Gunjan Agarwal
(Internet Marketing)
The happiest moment was when I got my mom back, after recovery from a serious kidney infection in 1992.
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A group of frogs were traveling through the woods, and two of them fell into a deep pit. When the other frogs saw how deep the pit was, they told the two frogs that they were as good as dead.
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You can have anything you want if you are willing to give up the belief that you can’t have it.
Robert Anthony
Shikha Kumar A CEO once very rightly said "At the end of the day, we bet on people, not strategies." What he is referring to is that there is a direct correlation between growth in market capitalization and growth in profits per employee. Talent, therefore, is the ultimate generator of wealth creation in this new digital age and people are the primary source of competitive advantage, this requires a very different focus for the modern management-maximizing returns on people, not capital.
Today the work environment is characterized by constant change, increasing pressure, cost-cutting, restructuring and tougher performance measures. Without the best people it gets even harder to deliver the demanded outcomes.

It is important that the management while making budgets and plans should keep in mind the age old saying “prevention is better than cure”. It is always more fruitful and effective to develop successful employee retention plans than to plug employee turnover.

It is not just about having strong recruitment practices and appropriate reward strategies. It has to be a holistic picture, getting every part of your organization in sync with this goal. It involves looking at all systems and strategies at organizational level to make sure they are working together to create an environment in which our best people not only survive, but thrive.

This cannot be done by the HR people alone. This is a major line management responsibility. It is a strategic organizational challenge - to be taken on by everyone from top management to the line managers.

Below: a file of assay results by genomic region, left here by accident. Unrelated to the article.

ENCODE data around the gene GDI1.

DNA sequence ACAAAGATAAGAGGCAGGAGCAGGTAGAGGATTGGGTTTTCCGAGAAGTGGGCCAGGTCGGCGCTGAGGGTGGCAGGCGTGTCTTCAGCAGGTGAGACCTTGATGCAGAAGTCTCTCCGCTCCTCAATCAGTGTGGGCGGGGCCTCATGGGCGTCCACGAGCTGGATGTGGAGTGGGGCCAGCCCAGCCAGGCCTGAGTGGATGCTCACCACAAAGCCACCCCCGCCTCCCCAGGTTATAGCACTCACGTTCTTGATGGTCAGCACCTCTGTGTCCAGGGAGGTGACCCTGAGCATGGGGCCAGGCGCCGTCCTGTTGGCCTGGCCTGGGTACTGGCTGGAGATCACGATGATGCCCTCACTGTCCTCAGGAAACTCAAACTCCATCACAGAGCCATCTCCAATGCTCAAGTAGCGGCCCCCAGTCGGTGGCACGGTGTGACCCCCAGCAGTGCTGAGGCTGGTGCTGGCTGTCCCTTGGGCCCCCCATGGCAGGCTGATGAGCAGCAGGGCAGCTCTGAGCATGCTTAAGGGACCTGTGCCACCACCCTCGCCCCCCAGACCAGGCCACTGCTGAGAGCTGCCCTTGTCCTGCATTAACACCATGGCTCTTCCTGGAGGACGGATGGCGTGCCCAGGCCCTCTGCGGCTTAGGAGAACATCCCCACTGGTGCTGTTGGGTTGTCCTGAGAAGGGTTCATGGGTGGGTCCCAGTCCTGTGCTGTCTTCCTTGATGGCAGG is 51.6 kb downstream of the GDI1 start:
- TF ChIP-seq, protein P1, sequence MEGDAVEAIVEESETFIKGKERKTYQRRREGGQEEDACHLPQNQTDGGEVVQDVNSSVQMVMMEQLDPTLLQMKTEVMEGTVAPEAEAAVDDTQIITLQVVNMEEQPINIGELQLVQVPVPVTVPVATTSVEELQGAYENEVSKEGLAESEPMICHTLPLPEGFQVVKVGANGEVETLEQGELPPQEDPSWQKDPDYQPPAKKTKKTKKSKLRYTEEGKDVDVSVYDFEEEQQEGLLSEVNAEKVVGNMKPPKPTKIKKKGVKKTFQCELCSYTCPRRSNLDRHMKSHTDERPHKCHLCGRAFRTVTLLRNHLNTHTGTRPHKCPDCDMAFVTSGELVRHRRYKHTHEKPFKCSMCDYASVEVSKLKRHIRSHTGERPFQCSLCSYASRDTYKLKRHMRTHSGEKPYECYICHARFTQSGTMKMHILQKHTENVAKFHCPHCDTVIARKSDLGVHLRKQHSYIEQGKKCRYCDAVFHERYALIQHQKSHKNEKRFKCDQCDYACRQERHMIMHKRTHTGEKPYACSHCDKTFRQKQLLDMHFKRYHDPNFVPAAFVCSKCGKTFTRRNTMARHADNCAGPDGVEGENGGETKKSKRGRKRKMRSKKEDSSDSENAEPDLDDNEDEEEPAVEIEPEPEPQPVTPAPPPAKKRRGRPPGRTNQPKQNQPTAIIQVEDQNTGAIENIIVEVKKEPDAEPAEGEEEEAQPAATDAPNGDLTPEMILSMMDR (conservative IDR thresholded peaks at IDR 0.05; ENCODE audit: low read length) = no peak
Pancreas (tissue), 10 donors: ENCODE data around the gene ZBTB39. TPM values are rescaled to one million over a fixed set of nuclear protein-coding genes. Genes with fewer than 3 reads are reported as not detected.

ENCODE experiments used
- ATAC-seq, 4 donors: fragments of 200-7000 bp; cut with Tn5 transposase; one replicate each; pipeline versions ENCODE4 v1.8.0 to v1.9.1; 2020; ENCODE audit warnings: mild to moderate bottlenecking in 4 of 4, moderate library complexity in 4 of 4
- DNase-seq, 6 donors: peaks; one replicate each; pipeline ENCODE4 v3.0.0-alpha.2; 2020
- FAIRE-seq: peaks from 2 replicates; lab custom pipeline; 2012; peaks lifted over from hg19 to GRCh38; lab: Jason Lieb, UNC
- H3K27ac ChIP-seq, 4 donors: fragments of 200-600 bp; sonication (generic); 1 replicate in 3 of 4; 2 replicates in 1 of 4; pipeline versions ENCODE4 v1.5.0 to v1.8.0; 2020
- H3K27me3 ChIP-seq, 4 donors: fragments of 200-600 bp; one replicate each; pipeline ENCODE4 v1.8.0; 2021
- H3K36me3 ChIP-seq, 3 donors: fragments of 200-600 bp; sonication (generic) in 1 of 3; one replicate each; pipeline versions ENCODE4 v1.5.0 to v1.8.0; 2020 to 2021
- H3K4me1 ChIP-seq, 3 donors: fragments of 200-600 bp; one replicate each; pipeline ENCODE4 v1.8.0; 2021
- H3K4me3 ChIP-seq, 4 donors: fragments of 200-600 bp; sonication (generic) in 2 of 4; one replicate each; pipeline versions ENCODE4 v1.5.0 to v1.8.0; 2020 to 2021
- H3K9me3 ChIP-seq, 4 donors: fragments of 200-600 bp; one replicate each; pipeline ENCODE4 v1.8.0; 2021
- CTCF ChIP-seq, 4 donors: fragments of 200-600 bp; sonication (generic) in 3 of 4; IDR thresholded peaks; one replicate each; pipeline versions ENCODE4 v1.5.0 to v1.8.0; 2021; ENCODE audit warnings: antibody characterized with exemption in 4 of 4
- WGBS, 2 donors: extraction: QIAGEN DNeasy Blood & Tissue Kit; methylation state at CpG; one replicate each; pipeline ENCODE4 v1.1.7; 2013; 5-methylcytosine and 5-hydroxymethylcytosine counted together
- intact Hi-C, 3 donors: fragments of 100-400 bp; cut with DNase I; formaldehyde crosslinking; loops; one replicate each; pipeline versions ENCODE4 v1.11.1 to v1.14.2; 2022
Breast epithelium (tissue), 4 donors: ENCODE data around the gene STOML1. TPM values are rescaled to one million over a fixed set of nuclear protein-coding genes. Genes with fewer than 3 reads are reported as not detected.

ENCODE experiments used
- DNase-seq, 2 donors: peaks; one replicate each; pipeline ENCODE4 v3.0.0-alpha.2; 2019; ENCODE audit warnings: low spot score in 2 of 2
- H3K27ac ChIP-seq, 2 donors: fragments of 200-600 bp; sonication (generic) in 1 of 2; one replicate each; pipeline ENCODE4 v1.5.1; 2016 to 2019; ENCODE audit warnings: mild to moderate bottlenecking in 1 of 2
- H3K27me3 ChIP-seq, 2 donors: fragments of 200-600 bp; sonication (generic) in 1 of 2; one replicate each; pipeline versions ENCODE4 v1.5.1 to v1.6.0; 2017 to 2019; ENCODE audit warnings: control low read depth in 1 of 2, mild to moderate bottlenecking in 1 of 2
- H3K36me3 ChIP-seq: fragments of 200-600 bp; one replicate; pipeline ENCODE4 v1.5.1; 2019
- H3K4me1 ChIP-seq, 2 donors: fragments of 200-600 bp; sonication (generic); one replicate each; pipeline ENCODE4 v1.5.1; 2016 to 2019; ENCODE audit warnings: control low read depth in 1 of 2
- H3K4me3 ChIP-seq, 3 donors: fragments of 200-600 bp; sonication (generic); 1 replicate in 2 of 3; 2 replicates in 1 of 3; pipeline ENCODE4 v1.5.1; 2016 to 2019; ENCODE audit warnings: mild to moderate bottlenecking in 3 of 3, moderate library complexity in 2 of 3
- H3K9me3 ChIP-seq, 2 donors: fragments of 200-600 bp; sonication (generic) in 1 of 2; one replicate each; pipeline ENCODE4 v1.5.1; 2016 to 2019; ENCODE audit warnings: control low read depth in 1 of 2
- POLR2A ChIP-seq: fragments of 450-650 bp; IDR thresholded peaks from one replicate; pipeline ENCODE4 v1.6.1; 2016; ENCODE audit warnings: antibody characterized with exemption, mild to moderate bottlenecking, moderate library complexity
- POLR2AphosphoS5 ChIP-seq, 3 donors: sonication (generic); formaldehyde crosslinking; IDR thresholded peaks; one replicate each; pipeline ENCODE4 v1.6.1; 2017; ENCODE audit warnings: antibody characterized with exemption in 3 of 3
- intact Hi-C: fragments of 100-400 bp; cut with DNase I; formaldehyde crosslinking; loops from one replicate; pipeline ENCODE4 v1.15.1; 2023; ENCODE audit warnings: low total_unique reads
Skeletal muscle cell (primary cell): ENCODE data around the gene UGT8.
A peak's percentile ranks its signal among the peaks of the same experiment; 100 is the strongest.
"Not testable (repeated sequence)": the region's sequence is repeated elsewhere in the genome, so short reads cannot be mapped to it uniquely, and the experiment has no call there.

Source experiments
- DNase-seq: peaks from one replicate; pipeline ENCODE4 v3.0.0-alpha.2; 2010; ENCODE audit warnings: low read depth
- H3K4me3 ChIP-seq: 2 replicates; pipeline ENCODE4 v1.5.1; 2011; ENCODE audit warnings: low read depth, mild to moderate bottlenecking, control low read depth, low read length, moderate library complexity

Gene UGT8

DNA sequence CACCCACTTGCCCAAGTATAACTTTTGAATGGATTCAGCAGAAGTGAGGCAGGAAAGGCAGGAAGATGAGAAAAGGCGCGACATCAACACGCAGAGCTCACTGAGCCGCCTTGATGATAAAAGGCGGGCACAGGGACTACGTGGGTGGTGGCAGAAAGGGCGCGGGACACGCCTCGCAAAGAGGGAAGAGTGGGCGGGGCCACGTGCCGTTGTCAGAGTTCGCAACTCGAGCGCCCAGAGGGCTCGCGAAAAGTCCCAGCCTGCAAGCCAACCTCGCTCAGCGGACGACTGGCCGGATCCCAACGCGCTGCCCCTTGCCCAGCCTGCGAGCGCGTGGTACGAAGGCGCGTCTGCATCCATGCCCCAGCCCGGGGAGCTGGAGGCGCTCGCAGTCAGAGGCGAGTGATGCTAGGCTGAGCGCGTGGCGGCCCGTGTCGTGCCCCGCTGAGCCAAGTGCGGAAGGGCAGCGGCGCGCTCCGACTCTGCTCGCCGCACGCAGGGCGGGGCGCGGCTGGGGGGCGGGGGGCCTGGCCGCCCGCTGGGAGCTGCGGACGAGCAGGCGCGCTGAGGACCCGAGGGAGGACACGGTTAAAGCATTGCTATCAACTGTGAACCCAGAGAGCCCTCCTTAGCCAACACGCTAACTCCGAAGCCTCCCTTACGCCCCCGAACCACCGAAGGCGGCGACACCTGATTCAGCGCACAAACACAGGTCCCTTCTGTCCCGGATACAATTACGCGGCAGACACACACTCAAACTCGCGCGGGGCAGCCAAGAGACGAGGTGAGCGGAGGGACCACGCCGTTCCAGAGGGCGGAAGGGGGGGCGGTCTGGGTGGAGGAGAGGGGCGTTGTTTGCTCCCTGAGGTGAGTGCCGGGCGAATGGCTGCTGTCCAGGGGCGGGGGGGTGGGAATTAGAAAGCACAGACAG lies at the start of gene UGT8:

It also includes stepping back and looking at the less obvious organizational "messages". Is there congruence between what it says (the values posted on the wall) and what it actually does? Is the real culture different from the espoused one? Does management walk that talk? Does it deliver on its promises? Is there a high level of trust in the organization?

The cost of poor employee retention is not simply financial. Loss of intellectual capital, decreased productivity and performance, and lower morale are all likely if turnover is high. Therefore, the remedy also has to me multi-faceted.

There is no need here for me to describe any further the importance of employee retention in times both good and bad. We all know that for any organization to succeed it must retain its talent. So instead, I would like to bring forth some simple yet powerful ways by which an organization can successfully retain its best talent.

First and foremost is that the senior management and key leaders should have a common objective while deciding any strategy for employee retention. As no strategy no matter how sound will not be successful if the key managers do not believe in it. It has to flow from top for it to be effective.

Any good strategy should be tailored around the employees. The key focus should be transparency. The expectations from employees should be clearly spelled out. As an organization, it is important to tell your people what you want, what they did right, what you expect of them, and how you will measure their progress.

Organizations should be flexible to respect the need and efforts of its people who often stretch themselves for meeting organizational project goals. When people feel respected, they’ll be more loyal over the long term.

Company can stimulate its employees by providing them opportunities to contribute towards company’s betterment through challenging and meaningful work assignments. It is also required that the employees are provided with regular development and learning opportunities where they can learn something new and feel challenged.

Apart from being assigned challenging work, leaders should never undermine the power of praise and recognition. Leaders must always recognize and celebrate even the small accomplishments, as praise and recognition inspire people to increase productivity. Employees appreciate spontaneous and positive recognition along the way instead of delayed recognition during a performance review.

To keep morale high, daily coaching and facilitation is also a must. The “I tell/you do” method of management simply does not work for motivating and retaining people. Instead, a manager should become a coach to people and encourage them to try things their own way. Allow for mistakes to happen, as mistakes are often our greatest learning opportunities. When people know that mistakes are understood as a part of the experience, they’ll be more creative and take more risks. When employees are to be corrected, then it should be done constructively by offering information on ways they can improve, attain, and surpass desired results. Most people are grateful for constructive feedback. It shows that you’re paying attention to their progress.

To conclude, I would say that by partnering with employees and by creating a work environment that’s enjoyable, meaningful, and focused, any company can accomplish great results, even during uncertain times.

Wishing you all a very happy and a prosperous new year!

Shikha Kumar